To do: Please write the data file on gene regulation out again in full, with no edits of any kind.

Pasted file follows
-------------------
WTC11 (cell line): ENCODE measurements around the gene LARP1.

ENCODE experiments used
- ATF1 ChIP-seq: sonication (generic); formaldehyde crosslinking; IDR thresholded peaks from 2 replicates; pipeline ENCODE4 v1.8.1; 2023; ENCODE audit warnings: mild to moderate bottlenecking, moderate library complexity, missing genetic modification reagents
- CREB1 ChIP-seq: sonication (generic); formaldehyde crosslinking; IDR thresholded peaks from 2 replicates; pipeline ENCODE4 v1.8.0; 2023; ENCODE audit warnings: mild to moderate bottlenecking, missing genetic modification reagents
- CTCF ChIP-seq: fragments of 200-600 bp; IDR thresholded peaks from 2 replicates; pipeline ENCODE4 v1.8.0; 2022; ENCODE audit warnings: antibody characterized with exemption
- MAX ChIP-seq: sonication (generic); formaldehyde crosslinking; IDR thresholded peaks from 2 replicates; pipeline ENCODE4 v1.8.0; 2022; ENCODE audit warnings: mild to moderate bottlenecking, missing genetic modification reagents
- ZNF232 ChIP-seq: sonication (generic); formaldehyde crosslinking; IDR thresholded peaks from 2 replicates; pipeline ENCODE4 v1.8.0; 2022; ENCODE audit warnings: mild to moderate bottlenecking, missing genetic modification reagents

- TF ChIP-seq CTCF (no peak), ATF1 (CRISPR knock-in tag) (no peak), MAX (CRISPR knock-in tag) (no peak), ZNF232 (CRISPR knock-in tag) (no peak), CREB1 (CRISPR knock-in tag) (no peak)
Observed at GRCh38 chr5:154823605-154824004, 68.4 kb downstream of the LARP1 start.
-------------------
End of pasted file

WTC11 (cell line): ENCODE measurements around the gene LARP1.

ENCODE experiments used
- ATF1 ChIP-seq: sonication (generic); formaldehyde crosslinking; IDR thresholded peaks from 2 replicates; pipeline ENCODE4 v1.8.1; 2023; ENCODE audit warnings: mild to moderate bottlenecking, moderate library complexity, missing genetic modification reagents
- CREB1 ChIP-seq: sonication (generic); formaldehyde crosslinking; IDR thresholded peaks from 2 replicates; pipeline ENCODE4 v1.8.0; 2023; ENCODE audit warnings: mild to moderate bottlenecking, missing genetic modification reagents
- CTCF ChIP-seq: fragments of 200-600 bp; IDR thresholded peaks from 2 replicates; pipeline ENCODE4 v1.8.0; 2022; ENCODE audit warnings: antibody characterized with exemption
- MAX ChIP-seq: sonication (generic); formaldehyde crosslinking; IDR thresholded peaks from 2 replicates; pipeline ENCODE4 v1.8.0; 2022; ENCODE audit warnings: mild to moderate bottlenecking, missing genetic modification reagents
- ZNF232 ChIP-seq: sonication (generic); formaldehyde crosslinking; IDR thresholded peaks from 2 replicates; pipeline ENCODE4 v1.8.0; 2022; ENCODE audit warnings: mild to moderate bottlenecking, missing genetic modification reagents

- TF ChIP-seq CTCF (no peak), ATF1 (CRISPR knock-in tag) (no peak), MAX (CRISPR knock-in tag) (no peak), ZNF232 (CRISPR knock-in tag) (no peak), CREB1 (CRISPR knock-in tag) (no peak)
Observed at GRCh38 chr5:154823605-154824004, 68.4 kb downstream of the LARP1 start.